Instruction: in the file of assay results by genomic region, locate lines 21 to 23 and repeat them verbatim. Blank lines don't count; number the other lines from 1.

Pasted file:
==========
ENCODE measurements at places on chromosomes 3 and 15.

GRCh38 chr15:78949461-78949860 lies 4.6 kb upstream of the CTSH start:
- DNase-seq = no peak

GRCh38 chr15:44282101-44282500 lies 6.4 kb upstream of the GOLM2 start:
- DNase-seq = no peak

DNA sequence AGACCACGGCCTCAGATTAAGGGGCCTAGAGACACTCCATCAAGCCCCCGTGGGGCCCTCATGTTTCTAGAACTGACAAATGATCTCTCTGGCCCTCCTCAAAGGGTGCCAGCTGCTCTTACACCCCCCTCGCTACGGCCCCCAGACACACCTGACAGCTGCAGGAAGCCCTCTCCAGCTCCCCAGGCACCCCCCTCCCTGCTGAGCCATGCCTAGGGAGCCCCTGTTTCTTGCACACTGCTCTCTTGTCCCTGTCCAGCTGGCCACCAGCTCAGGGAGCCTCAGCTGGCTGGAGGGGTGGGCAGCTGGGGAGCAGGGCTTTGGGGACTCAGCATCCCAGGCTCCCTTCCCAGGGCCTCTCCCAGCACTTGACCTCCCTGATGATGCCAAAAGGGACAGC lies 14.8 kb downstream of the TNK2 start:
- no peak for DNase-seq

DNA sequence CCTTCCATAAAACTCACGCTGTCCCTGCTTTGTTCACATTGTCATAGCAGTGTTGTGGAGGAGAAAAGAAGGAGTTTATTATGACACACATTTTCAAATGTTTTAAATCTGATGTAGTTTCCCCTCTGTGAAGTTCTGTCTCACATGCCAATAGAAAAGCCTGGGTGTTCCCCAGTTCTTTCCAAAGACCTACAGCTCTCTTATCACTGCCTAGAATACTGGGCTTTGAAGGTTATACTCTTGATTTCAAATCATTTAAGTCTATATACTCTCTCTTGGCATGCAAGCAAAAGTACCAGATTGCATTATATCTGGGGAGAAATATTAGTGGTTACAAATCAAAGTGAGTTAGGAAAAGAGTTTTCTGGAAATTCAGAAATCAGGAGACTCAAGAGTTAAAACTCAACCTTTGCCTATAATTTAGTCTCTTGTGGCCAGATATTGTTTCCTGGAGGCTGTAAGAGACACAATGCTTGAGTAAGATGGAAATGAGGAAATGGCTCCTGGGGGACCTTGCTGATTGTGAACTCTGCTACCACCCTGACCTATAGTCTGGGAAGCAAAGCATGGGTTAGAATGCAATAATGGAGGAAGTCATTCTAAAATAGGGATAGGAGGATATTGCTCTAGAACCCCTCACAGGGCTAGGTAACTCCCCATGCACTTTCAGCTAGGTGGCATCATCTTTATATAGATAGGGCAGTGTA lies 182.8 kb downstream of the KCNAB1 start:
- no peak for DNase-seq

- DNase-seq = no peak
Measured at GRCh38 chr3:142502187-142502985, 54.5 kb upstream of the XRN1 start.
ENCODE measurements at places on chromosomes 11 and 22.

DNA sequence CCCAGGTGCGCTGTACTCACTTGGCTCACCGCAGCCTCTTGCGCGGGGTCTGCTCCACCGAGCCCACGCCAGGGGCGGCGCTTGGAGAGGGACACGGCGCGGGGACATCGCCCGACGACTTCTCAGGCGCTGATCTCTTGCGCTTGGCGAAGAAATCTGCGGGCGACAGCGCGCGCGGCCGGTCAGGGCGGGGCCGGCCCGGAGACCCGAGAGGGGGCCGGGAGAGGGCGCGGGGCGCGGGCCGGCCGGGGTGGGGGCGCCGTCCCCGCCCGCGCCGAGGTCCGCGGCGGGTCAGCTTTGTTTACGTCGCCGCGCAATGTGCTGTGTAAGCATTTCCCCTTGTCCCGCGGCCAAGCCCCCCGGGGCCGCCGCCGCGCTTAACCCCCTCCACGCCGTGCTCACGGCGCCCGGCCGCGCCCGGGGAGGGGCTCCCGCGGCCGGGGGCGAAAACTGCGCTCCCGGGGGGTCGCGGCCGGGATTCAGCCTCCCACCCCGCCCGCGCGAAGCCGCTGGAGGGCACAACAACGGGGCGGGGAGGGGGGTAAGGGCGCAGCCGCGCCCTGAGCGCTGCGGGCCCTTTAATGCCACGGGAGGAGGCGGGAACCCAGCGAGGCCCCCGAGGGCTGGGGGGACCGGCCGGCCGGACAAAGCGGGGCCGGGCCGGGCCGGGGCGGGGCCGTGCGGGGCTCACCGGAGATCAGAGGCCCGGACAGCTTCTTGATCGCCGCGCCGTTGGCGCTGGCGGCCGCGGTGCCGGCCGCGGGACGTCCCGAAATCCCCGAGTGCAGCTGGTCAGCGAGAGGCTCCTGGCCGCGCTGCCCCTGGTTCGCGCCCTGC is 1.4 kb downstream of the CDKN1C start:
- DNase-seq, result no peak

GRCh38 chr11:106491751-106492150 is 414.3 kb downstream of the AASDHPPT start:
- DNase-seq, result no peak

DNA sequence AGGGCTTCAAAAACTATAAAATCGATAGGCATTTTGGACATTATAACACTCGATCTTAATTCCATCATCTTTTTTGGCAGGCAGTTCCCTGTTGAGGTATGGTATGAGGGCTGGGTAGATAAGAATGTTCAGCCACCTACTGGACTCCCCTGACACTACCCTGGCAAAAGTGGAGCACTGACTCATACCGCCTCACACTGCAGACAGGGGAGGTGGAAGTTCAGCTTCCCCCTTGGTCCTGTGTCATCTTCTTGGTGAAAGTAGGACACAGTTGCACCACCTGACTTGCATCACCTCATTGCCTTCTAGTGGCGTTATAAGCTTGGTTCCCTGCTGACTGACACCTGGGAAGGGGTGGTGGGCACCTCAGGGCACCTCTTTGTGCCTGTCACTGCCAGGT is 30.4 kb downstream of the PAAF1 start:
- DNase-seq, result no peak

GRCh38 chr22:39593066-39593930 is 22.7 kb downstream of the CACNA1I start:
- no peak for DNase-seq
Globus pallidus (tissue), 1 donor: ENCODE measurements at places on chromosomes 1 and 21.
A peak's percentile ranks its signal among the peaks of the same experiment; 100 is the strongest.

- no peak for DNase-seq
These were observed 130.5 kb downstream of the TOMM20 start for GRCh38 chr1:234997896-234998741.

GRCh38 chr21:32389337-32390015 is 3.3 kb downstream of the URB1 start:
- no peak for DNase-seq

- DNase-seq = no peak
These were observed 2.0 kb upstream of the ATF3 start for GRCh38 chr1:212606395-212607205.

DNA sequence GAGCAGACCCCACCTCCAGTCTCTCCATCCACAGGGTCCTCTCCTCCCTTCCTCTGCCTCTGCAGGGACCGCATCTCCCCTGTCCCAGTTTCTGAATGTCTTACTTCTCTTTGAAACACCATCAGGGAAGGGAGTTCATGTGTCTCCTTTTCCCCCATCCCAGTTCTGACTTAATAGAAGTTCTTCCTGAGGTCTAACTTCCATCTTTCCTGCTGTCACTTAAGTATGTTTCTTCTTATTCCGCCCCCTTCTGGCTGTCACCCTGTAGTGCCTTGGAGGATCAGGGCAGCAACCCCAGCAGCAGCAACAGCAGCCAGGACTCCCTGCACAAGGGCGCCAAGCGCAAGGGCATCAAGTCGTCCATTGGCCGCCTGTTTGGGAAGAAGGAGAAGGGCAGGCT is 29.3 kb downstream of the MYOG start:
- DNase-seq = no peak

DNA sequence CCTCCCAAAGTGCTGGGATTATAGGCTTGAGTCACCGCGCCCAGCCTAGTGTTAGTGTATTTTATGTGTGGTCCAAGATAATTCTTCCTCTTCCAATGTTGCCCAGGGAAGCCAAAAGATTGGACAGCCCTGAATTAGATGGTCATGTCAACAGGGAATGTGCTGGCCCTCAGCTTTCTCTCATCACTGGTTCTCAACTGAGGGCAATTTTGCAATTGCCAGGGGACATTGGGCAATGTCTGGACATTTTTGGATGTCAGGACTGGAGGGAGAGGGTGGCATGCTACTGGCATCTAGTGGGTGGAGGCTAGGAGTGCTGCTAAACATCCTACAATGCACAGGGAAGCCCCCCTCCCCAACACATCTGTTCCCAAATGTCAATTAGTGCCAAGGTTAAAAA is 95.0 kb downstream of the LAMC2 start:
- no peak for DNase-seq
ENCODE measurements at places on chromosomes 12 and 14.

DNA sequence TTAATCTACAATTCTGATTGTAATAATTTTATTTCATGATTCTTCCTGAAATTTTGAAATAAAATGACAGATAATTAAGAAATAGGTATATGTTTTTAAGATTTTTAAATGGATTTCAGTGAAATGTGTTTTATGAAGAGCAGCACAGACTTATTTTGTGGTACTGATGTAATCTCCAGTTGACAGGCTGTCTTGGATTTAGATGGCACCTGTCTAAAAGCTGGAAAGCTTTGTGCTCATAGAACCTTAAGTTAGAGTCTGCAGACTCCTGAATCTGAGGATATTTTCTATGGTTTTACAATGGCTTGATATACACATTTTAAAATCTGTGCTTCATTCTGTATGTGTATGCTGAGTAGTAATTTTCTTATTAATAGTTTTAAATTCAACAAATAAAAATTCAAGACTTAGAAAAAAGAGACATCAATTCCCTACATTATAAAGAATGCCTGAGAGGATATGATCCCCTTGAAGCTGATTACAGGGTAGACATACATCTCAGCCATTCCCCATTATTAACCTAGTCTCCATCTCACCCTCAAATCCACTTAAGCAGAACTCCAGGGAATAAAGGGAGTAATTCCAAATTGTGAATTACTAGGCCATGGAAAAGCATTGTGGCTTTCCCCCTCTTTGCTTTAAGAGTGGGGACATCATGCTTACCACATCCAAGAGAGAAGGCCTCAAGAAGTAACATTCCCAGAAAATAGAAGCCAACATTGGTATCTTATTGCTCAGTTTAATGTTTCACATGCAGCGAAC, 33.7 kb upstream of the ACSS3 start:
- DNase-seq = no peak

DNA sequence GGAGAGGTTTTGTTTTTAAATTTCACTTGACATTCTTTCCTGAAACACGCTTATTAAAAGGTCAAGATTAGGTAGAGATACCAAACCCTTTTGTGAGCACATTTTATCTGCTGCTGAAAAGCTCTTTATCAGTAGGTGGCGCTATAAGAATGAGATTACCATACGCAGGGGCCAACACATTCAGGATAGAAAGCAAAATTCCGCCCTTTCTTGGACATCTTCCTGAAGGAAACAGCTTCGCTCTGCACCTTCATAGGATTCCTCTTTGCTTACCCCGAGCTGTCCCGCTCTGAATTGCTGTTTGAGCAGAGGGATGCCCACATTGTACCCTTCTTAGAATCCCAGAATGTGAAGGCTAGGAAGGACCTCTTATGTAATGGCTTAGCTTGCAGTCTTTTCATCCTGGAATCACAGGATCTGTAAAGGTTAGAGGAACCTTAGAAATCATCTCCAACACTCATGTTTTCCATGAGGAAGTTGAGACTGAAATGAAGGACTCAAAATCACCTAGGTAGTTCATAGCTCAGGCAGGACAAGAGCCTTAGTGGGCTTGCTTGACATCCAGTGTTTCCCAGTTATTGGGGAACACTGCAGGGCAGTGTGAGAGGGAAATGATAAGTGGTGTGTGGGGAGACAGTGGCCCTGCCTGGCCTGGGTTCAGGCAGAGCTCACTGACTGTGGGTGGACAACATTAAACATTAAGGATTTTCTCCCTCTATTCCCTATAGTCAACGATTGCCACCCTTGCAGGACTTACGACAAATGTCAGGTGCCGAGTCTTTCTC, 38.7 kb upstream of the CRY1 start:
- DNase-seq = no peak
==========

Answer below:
Globus pallidus (tissue), 1 donor: ENCODE measurements at places on chromosomes 1 and 21.
A peak's percentile ranks its signal among the peaks of the same experiment; 100 is the strongest.

- no peak for DNase-seq